The challenges of goal-line technology

The current issue of IEEE Spectrum has an article on the current state of goal-line technology and the chances of a system being adopted by FIFA in the next two years. Nine companies will participate in FIFA's first round of testing in December, and a select group will be invited for a further round of tests in the spring of 2012.  FIFA could then choose a winner or decide not to proceed further, and given Sepp Blatter's and Michel Platini's pronouncements on video technology the second option is a strong possibility.

The technical challenges according to FIFA are to (1) detect 100% of all ball movements toward goal under all conditions, (2) inform the referee of a goal within one second, and (3) be affordable.  It's the classic "good, fast, cheap — choose any two" problem; the first challenge will be the most demanding and will influence the ability to meet the third.  Such a system has to work under occlusions, day and night, under all weather conditions, and the camera has to have a high-enough bandwidth to track the fastest-moving balls.  Hawk-eye has developed a goal-line system that has been tested in the Premier League; Cairos-Adidas and Chronolec-Tag Heuer have developed systems based on a sensor in the ball and a magnetic field generated by embedded wires in the field. I have to think that FIFA would look very dimly on anything intrusive for goal detection, but the speculation is that these are some of the companies being considered. (The true list is being kept secret by FIFA.)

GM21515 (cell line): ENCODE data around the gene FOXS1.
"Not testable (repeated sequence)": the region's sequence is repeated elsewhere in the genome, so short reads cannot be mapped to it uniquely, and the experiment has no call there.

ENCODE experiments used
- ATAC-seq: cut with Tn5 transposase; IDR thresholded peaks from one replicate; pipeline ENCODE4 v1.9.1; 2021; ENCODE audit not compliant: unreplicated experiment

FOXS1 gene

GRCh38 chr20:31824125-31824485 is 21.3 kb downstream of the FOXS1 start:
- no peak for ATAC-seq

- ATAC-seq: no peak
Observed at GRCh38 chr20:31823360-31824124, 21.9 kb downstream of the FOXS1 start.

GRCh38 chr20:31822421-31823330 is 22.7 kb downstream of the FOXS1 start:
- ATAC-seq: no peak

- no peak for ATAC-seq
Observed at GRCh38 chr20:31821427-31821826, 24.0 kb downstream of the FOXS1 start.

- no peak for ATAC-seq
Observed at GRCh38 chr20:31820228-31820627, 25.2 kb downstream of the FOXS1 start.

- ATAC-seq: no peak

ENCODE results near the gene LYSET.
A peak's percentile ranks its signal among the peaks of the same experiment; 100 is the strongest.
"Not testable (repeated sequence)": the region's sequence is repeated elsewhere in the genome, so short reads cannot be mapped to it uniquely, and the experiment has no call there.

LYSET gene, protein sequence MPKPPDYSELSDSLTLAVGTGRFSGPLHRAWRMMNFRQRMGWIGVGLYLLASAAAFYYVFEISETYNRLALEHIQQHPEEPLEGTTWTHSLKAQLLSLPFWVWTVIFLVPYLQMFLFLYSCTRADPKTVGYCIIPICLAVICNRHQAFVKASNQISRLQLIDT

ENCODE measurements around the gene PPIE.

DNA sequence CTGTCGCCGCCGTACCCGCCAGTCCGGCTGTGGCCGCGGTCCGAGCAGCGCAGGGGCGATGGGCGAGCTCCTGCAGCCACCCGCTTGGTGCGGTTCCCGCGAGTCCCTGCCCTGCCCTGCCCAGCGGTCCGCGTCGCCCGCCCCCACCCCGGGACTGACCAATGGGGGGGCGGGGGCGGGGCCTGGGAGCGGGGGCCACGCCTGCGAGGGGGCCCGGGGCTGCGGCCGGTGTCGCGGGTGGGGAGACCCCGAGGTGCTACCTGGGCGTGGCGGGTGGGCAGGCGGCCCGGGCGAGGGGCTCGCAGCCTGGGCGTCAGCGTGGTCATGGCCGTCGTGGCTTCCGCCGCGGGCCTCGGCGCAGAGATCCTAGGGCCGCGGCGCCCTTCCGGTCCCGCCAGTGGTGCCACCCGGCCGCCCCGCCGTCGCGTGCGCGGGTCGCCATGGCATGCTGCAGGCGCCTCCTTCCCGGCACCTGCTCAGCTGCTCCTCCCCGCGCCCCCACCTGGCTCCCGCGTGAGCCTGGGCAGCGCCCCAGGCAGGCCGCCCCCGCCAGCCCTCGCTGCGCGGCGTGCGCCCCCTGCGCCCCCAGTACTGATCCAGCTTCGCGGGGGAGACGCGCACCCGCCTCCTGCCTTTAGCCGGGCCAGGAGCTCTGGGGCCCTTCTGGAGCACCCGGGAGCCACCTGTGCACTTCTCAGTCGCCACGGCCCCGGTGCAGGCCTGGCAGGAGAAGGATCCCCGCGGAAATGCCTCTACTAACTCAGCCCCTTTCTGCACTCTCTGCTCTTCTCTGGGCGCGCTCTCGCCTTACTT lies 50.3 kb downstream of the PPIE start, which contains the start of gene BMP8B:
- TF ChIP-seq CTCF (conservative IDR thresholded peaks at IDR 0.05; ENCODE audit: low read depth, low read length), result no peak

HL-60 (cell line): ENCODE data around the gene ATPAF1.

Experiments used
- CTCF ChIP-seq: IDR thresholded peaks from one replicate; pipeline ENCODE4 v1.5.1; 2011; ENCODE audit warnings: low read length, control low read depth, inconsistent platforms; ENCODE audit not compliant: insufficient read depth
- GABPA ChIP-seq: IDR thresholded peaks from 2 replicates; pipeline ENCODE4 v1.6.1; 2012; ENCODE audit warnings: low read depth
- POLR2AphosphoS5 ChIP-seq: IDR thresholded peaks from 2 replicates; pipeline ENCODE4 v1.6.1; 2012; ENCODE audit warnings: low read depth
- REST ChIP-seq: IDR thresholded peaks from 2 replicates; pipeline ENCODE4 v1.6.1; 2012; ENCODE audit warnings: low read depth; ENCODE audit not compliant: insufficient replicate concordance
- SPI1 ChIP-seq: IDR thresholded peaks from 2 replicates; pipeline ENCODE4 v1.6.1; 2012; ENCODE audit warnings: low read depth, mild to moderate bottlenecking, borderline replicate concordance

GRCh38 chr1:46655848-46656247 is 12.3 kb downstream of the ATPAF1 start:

The technical challenges are not as simple as some people think when they look at the use of technology in other sports, but I believe that the biggest challenge to goal technology is cultural.